Some of the most baffling problems, with blog connectivity, identity, or ownership, can start from simple typographical errors. This possibility will involve both native "blogspot.com" and custom domain URLs.
The Publishing wizard window, in the Blogger dashboard Settings - Basic page, is essential for identifying errors. Whether you paste or type a URL into the registrar's zone editor, the Publishing wizard, or the browser address window, you can make a mistake. Checking the Publishing wizard is as important as examining a Dig log extract - or as viewing an HTTP trace.
Verifying the URLs involved, in the dashboard Publishing wizard, is as important as examining a Dig log extract, or an HTTP trace.
This will be the case, when dealing with various "blogspot.com" connectivity problems, researching a custom domain problem, or a dashboard or ownership problem.
Both screen prints, and text copies, are very useful - and not redundant.
Both a screen print, and a text copy, of the Publishing window (and / or the browser address window) is very useful, when diagnosing connectivity problems - or possibly, researching ownership issues, or similarly vanished blogs. And with a custom domain, similar detail from the registrar zone editor is useful.
A text copy of the contents is needed, to avoid having to re type the URL - and maybe cause a different problem when comparing the URL. And a visual copy of the Publishing wizard is good, to identify the context of any problem.
Let's look at two blogs - and what we need to examine / verify.
My test blog, published as "nitecruzr-test-ssl.blogspot.com".
Here, we see a "blogspot.com" URL, in the browser address window.
Here, we see the Blogger dashboard Settings - Basic page, for a "blogspot.com" published blog.
And the Publishing display, for a "blogspot.com" published blog.
And essential text details, from Publishing, for a "blogspot.com" published blog:
If you are requesting assistance with your native Blogger blog, the latter details, in both a screen print and text copy, will be useful.
My blog, published as "blogging.nitecruzr.net".
Here, we see a custom domain URL, in the browser address window.
Here, we see the Blogger dashboard Settings - Basic page. for a custom domain published blog.
And the Publishing display, for a custom domain published blog.
And essential text details, for a custom domain published blog:
With a custom domain published blog, always click on "Edit", and make a second screen print.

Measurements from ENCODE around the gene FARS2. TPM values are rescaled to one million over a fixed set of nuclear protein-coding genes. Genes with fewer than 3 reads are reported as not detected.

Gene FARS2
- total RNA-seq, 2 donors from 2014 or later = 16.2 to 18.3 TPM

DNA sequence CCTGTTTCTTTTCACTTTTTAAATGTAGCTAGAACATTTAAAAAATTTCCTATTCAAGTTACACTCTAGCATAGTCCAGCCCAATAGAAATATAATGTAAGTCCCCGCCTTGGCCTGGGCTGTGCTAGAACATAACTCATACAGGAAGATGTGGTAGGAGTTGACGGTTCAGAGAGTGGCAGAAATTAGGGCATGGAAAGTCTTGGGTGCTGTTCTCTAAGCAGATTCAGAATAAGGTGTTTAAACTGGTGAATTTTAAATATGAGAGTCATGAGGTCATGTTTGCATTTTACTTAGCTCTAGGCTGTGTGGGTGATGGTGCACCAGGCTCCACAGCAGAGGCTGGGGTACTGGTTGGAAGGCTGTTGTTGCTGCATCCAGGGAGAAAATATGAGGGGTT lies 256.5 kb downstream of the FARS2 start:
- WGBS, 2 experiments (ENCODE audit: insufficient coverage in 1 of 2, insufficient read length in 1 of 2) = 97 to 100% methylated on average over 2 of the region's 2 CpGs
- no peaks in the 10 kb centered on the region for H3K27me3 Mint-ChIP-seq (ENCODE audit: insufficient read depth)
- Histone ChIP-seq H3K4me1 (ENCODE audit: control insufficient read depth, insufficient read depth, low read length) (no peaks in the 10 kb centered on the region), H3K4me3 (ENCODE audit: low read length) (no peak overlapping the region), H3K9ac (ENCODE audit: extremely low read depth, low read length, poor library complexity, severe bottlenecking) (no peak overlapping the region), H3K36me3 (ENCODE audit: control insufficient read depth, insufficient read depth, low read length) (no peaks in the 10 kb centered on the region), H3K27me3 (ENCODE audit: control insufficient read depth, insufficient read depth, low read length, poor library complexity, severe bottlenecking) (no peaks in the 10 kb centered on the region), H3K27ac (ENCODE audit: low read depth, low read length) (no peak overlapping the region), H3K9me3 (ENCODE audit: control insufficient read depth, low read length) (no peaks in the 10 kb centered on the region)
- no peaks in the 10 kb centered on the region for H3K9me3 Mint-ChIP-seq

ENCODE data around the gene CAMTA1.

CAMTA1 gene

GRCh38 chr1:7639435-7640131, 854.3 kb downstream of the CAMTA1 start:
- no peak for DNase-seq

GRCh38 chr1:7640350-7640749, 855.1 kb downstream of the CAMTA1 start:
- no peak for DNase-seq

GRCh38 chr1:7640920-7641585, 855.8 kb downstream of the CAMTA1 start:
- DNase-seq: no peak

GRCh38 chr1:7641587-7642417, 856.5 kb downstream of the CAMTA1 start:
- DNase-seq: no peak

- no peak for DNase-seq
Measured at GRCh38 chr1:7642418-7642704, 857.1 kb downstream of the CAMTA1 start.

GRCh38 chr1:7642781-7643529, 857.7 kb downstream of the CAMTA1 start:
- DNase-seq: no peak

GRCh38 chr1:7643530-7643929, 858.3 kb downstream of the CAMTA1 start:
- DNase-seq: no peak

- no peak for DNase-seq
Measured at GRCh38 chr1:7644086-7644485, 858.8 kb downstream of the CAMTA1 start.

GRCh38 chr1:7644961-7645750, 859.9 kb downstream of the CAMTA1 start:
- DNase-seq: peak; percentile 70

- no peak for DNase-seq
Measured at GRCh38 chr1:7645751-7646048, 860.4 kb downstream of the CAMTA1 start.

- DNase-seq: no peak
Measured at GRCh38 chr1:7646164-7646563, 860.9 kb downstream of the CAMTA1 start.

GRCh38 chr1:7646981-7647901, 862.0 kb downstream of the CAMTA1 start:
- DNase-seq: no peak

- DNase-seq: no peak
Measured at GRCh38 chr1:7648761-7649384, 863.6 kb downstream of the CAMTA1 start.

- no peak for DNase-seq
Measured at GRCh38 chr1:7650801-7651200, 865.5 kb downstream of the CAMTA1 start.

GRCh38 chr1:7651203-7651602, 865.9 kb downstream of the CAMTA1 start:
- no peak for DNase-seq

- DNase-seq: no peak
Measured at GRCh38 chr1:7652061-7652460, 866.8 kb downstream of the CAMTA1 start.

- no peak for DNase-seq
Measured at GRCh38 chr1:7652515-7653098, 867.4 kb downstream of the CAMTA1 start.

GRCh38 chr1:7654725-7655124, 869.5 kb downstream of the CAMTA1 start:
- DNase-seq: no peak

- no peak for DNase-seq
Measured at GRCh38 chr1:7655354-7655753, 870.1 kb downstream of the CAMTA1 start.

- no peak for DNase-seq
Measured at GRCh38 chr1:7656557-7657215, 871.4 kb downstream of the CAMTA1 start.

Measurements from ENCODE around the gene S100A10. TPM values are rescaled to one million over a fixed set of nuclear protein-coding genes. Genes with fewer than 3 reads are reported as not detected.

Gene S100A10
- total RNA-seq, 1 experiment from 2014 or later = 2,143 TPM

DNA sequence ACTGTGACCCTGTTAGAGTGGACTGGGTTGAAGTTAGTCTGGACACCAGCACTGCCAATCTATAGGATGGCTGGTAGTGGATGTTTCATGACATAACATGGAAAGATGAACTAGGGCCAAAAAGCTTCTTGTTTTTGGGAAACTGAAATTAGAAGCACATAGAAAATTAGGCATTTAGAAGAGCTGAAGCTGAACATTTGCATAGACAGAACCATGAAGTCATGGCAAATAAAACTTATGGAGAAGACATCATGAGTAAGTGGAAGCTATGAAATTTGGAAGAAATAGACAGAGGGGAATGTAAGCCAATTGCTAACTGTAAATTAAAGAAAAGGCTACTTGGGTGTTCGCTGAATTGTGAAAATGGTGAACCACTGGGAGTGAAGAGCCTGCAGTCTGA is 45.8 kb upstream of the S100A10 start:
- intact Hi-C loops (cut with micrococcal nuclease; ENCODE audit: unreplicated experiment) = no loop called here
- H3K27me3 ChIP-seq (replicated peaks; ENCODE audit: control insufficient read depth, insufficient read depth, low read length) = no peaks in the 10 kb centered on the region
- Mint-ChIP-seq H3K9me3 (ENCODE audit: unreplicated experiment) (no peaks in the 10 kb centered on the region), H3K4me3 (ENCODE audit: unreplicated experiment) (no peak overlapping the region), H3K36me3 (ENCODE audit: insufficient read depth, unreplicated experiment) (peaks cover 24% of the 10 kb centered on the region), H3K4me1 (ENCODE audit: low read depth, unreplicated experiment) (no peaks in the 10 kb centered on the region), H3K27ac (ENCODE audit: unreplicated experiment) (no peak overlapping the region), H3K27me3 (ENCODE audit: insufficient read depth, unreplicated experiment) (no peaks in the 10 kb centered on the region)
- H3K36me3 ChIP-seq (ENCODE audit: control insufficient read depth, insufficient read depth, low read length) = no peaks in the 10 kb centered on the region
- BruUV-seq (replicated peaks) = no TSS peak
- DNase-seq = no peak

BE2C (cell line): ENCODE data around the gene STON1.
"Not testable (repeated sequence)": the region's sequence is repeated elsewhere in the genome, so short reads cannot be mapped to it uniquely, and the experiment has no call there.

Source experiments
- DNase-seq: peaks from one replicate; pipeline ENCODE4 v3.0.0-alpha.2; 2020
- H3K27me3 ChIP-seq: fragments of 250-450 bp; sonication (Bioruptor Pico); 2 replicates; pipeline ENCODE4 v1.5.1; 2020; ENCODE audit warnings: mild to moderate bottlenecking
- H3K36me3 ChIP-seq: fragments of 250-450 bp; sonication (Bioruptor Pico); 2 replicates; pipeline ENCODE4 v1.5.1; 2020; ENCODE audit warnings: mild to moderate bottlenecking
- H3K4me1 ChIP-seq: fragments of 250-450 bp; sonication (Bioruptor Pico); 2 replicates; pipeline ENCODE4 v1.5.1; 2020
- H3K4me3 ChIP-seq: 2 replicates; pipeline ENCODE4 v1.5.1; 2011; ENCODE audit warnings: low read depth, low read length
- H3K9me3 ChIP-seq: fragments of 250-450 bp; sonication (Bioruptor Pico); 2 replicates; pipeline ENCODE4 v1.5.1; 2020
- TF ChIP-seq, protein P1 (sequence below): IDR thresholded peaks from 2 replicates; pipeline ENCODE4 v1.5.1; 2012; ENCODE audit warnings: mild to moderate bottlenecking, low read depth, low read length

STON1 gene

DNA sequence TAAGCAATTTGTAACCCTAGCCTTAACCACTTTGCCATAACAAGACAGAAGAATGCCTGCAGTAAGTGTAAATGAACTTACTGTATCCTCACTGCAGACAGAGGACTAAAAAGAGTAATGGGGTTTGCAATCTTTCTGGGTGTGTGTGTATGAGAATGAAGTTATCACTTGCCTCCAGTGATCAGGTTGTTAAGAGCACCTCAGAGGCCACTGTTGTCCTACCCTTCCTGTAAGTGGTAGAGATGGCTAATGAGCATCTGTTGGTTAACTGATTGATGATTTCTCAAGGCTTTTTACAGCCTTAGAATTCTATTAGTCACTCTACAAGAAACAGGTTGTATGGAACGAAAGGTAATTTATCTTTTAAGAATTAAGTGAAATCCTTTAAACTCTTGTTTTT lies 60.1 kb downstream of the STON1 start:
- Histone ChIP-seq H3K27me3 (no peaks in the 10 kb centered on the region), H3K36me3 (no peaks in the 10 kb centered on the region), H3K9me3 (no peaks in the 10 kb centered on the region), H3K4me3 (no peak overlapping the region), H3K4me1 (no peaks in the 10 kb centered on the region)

The second page of the Publishing display - which only applies to a custom domain published blog.
You maybe have seen this display, similarly formatted, in an infamous "Error 12" or similar display.
The latter display is seen, frequently, in an "Error 12" et al domain ownership verification demand.
And the domain root redirection, properly selected.
More essential details, for a custom domain published blog:
Third party domain settings
X Redirect nitecruzr.net to blogging.nitecruzr.net.
If you are requesting assistance with your custom domain published Blogger blog, the latter details, in both a screen print and text copy, will be useful.
And a zone editor display, for my domain "nitecruzr.co.uk".
A zone editor display, from GoDaddy. Every registrar will have a different display.
Comparing the URLs in the browser window, and in the Publishing window - and in Dig logs and zone editor displays (for custom domains) - we can identify typographical errors, and other mistakes. Typographical errors can be a cause of various problems, when publishing blogs to custom domains - and to "blogspot.com".
Some problems result from failure to copy and paste, properly. They can be as challenging to diagnose, as failure to observe registrar name server syntax.
Having verified the URLs, in some cases, you will continue with an affinity diagnosis, and with a differential diagnosis. This is all part of my simple 12 link test set.
You, the blog owner, may consider "duplicate" and "redundant" to be synonyms. When we research a blog problem, "duplicate" != "redundant". Many confusing problems have been solved, by comparing combinations of various above details - and by finding inequality, in one or more displays.
Diagnosing problems with #Blogger blogs can require careful diagnostics, using details found in dashboard screen prints and detail text copies, in Dig logs, and in HTTP traces. All details must be carefully compared, both visually and using text extracts, to diagnose some problems.
Much of this may seem superficial, to experienced support analysts - yet be obscure to some blog owners.